This revelatory event is not just visual, however, it’s audible as well. As the Holy Spirit descended upon Jesus, we are told there was heard a voice coming from Heaven saying, “You are my son, the beloved, with you I am well pleased.” (verse 22) The voice of God confirms Jesus’ mission and direction. The phrase itself is an echo of two different Old Testament texts, Psalm 2:7 and Isaiah 42:1-4. Both of these passages concern a servant whom God will establish to do God’s will and work in the world. The reference would not have been lost to those who witnessed this event. Jesus, through his baptism, marks his commitment and intention to the God of Israel, to do his will and work. God, in response to Jesus’ obedience, affirms Jesus as the one who is expected, the Messiah.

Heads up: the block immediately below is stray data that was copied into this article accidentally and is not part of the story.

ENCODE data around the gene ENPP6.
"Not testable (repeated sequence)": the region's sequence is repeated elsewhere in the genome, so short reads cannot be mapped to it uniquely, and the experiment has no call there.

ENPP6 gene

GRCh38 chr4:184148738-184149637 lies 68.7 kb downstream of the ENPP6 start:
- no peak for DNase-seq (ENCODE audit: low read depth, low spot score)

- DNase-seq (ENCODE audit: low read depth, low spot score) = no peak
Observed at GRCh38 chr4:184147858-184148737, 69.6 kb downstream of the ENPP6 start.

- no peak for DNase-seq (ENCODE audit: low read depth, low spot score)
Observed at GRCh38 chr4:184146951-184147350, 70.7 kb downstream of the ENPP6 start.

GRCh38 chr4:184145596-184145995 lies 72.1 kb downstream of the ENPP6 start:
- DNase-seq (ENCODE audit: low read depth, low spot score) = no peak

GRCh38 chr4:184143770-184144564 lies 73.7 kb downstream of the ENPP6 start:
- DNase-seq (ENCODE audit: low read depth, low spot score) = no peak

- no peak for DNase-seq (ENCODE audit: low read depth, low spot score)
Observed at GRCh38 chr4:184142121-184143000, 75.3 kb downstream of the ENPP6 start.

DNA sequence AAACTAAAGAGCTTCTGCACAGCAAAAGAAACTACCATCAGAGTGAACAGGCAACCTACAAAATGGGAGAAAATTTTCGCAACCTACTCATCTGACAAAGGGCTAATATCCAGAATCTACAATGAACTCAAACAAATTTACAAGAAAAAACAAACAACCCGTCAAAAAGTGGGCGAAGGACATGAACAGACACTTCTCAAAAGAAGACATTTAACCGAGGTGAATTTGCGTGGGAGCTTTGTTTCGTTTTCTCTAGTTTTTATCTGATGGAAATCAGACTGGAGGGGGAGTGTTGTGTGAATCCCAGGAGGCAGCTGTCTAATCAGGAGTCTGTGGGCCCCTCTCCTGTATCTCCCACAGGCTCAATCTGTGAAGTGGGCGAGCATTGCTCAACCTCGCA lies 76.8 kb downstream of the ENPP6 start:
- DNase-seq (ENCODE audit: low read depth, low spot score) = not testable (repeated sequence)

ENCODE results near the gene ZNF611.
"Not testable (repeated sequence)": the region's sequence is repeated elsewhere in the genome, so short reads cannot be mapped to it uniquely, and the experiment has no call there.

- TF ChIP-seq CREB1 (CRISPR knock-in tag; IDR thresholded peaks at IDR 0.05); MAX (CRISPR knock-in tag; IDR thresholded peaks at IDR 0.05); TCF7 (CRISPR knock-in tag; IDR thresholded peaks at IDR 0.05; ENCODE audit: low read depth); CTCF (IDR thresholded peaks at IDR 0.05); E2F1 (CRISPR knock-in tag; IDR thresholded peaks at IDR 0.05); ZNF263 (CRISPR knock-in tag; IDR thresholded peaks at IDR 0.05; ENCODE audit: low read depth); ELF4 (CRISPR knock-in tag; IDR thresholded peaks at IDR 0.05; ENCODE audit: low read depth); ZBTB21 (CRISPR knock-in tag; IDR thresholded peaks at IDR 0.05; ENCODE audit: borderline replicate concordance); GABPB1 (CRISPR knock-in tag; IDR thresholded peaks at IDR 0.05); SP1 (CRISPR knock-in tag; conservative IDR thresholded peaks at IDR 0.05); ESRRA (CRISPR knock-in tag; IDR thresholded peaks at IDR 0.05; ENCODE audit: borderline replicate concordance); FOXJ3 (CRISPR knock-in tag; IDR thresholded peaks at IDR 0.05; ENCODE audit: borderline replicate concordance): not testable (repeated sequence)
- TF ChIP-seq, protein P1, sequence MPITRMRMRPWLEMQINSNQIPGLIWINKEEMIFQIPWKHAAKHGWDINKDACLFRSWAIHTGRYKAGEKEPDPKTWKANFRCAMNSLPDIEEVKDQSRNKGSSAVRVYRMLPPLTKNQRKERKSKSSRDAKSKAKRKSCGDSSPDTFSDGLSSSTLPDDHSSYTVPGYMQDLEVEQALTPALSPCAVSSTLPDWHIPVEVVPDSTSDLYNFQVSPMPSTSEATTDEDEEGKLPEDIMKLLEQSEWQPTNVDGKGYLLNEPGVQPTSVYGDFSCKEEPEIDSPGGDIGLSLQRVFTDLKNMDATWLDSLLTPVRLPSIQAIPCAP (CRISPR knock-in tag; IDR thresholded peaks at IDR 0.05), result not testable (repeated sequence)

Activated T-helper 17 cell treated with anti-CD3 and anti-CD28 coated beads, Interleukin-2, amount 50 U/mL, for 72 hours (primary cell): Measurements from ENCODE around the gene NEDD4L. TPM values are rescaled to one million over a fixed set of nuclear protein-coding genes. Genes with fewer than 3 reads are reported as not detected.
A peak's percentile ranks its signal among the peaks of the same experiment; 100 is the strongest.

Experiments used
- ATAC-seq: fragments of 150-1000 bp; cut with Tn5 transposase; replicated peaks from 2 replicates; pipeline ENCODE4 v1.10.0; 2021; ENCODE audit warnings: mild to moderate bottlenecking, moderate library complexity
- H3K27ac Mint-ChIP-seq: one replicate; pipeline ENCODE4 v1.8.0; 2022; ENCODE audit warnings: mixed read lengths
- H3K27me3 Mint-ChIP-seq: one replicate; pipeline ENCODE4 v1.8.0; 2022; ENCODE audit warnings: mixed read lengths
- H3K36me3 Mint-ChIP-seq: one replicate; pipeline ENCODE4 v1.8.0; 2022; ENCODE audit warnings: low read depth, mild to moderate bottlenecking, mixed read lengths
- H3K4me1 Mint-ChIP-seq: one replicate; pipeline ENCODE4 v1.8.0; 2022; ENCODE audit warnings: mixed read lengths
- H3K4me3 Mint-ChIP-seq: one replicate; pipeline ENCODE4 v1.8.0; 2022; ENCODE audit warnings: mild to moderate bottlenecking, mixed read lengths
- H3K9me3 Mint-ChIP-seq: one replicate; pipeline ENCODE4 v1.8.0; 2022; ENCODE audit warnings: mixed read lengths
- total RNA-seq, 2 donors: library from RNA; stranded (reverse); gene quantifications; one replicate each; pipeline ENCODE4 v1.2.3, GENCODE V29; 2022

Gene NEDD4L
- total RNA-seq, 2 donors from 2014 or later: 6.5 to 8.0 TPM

Something happens when we are baptized. Sure, baptism marks our repentance, our turning from our sin and old way of life, but it is more than that. Baptism not only marks our movement away from sin, but it also marks our movement toward something as well. Some will argue that it marks our movement toward purity and holiness as we seek to allow the Holy Spirit to baptize us as well. They would be right, of course. We come up out of the baptismal waters clean, washed of our sins and ready to continue to walk toward Christ. Some will also say that in our baptism, we walk toward inclusion in a new family, the family of God known as the church. We have been adopted as children of God. They too would be correct. These images are important for us as we seek to live our faith. There is, however, another thing that we move toward as we emerge from the baptismal water: our God-given mission.